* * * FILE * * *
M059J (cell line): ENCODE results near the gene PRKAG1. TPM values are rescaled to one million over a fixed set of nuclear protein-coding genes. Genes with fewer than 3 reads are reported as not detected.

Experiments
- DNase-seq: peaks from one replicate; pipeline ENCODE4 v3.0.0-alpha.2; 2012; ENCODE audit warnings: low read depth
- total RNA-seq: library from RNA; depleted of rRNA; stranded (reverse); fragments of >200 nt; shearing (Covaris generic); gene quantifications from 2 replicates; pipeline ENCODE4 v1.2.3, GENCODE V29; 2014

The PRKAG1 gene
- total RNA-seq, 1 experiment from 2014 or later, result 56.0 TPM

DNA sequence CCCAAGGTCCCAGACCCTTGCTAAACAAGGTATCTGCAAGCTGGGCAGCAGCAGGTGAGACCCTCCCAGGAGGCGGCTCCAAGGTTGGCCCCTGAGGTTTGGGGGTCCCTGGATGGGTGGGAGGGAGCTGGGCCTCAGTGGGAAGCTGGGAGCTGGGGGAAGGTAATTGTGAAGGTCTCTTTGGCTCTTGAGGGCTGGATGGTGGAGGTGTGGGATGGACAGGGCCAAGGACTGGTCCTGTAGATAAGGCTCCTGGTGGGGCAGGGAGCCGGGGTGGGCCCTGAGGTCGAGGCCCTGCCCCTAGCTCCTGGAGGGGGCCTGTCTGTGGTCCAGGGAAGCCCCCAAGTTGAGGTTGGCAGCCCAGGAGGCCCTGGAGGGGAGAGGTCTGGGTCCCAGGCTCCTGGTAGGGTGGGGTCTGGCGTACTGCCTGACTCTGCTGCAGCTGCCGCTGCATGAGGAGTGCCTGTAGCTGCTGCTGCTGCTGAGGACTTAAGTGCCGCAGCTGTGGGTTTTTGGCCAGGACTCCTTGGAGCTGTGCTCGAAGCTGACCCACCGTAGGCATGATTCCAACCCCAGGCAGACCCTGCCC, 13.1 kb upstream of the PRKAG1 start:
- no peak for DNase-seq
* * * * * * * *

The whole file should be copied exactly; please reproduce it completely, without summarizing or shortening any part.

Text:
M059J (cell line): ENCODE results near the gene PRKAG1. TPM values are rescaled to one million over a fixed set of nuclear protein-coding genes. Genes with fewer than 3 reads are reported as not detected.

Experiments
- DNase-seq: peaks from one replicate; pipeline ENCODE4 v3.0.0-alpha.2; 2012; ENCODE audit warnings: low read depth
- total RNA-seq: library from RNA; depleted of rRNA; stranded (reverse); fragments of >200 nt; shearing (Covaris generic); gene quantifications from 2 replicates; pipeline ENCODE4 v1.2.3, GENCODE V29; 2014

The PRKAG1 gene
- total RNA-seq, 1 experiment from 2014 or later, result 56.0 TPM

DNA sequence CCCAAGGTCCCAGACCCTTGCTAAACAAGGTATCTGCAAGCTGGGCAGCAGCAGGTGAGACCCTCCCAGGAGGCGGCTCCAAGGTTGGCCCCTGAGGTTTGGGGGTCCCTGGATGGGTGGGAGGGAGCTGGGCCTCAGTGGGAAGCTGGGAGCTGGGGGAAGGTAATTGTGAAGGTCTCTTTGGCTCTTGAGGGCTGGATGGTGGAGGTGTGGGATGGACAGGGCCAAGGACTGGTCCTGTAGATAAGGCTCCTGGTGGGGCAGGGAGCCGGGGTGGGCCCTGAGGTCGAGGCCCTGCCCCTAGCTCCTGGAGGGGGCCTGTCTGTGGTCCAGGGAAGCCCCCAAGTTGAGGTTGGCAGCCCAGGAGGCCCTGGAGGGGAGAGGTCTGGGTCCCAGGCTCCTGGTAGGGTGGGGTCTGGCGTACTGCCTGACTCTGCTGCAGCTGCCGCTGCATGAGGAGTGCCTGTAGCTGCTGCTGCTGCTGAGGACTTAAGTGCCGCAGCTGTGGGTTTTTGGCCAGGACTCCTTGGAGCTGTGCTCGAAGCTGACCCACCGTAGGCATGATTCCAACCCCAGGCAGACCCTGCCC, 13.1 kb upstream of the PRKAG1 start:
- no peak for DNase-seq